18. The Divorced by Lady C. S. M. Bury, 1837; another edition 1858
  19. " The History Of A Flirt. Related By Herself" anonymous 1840 (London) 3 vols.; 1841 (Phila.) 2 vols.
  20. Family Records, or the Two Sisters by Lady Charlotte Bury, Philadelphia: Lea & Blanchard, 1841, 2vols.
  21. The Manoeuvring Mother. By the author of "the History of a Flirt". 1842. London. 3 volumes.
  22. The Wilfulness of Woman. By the authoress of "The History of a Flirt". 1844. London : Henry Colburn. 3 volumes.
  23. The Roses. : By the author of "The history of a flirt." 1853. London : Hurst and Blackett, 3 volumes
  24. The lady of fashion / by the author of "The history of a flirt". 1856. London : Hurst and Blackett, 3 volumes
  25. The Two Baronets a novel of fashionable life, by the late Lady C. S. M. Bury, 1864.

She is also said to have been the writer of two volumes of prayers, Suspirium Sanctorum, which were dedicated to Samuel Goodenough, bishop of Carlisle.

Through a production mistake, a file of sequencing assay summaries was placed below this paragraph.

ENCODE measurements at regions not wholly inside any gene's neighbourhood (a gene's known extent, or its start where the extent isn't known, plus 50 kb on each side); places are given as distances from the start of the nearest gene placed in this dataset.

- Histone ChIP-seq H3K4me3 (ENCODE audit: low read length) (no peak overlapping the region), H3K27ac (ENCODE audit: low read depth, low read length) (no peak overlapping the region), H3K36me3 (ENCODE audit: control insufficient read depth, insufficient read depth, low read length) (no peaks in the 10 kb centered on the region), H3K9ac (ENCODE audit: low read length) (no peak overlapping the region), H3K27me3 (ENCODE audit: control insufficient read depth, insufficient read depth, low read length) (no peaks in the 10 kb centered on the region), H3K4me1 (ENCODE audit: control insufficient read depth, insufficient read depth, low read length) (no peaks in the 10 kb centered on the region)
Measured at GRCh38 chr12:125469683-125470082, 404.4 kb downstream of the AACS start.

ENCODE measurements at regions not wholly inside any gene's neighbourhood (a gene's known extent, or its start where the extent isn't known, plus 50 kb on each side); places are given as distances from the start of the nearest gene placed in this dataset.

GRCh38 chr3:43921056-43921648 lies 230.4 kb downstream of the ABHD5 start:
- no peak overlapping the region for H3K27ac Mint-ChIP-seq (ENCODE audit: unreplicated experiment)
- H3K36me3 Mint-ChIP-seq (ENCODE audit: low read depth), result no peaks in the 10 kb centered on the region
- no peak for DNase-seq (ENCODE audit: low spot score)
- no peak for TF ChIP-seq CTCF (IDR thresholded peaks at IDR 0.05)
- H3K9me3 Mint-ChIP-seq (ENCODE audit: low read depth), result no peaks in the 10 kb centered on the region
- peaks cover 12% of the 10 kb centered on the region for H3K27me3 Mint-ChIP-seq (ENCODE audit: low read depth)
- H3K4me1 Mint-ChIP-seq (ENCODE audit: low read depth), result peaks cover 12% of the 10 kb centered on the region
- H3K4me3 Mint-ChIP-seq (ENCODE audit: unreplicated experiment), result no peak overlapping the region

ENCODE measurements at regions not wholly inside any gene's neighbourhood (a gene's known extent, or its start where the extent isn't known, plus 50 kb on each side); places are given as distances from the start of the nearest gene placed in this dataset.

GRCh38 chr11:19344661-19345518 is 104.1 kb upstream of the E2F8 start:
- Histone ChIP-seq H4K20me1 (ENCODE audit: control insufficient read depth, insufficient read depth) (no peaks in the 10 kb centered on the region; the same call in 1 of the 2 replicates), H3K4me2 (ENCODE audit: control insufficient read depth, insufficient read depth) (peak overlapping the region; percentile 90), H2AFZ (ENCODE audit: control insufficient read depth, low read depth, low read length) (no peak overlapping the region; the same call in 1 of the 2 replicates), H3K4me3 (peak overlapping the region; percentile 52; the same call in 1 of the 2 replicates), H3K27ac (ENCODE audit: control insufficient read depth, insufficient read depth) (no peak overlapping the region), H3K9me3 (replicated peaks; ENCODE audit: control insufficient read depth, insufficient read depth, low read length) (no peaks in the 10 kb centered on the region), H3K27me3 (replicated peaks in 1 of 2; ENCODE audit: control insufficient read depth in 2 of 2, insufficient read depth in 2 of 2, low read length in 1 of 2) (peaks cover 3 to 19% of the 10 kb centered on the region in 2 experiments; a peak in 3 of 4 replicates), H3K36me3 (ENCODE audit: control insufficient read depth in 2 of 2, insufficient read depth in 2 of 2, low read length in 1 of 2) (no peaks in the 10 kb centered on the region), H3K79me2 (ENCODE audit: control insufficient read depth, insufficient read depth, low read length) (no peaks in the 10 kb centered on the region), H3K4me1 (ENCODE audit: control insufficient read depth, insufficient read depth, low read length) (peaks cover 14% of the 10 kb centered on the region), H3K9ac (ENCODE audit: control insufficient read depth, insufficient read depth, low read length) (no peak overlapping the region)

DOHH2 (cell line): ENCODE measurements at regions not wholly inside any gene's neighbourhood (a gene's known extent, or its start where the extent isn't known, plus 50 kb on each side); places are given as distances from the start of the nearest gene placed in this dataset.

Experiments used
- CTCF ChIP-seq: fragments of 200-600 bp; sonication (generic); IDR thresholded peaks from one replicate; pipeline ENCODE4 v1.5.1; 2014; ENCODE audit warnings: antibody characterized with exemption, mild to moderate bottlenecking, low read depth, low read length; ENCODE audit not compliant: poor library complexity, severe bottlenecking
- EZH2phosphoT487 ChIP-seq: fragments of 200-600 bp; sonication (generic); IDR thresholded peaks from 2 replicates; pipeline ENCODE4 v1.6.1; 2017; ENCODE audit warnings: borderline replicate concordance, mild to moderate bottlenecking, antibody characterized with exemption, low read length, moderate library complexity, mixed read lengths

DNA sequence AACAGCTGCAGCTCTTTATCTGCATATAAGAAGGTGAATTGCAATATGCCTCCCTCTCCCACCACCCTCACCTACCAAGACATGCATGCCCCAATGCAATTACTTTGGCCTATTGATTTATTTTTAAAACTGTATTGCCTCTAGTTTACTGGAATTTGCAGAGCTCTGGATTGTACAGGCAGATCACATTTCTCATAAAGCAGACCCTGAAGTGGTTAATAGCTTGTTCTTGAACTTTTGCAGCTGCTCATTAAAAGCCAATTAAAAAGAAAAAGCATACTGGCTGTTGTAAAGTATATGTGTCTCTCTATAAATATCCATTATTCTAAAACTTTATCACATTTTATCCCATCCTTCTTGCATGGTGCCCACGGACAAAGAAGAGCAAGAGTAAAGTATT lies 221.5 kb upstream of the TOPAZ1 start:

Daughter of Charlotte and Edward John Bury (Charles Lock Eastlake)

Children of Colonel John Campbell and Lady Charlotte:[2]


  1. ^ Symons, Arthur (1907). "3.From Lady Charlotte Bury's Diary". William Blake. New York: E. P. Dutton and Company. pp. 331–335. 
  2. ^ Burke, Bernard (1852). A genealogical and heraldic dictionary of the landed gentry of Great Britain & Ireland for 1852. London: Colburn and Company. p. 179. Retrieved 5 May 2015. 
  3. ^ Fisher, David R. (2009). D.R. Fisher, ed. "GORDON CUMMING, Sir William Gordon, 2nd bt. (1787-1854), of Altyre, Forres and Gordonstown, Elgin". The History of Parliament: the House of Commons 1820–1832. Cambridge University Press. Retrieved 5 May 2015. 
  4. ^ Burek, C. V.; Higgs, B. "The role of women in the history and development of geology: an introduction". Geological Society, London, Special Publications. 281 (1): 1–8. doi:10.1144/sp281.1. 

External links[edit]

Media related to Lady Charlotte Bury at Wikimedia Commons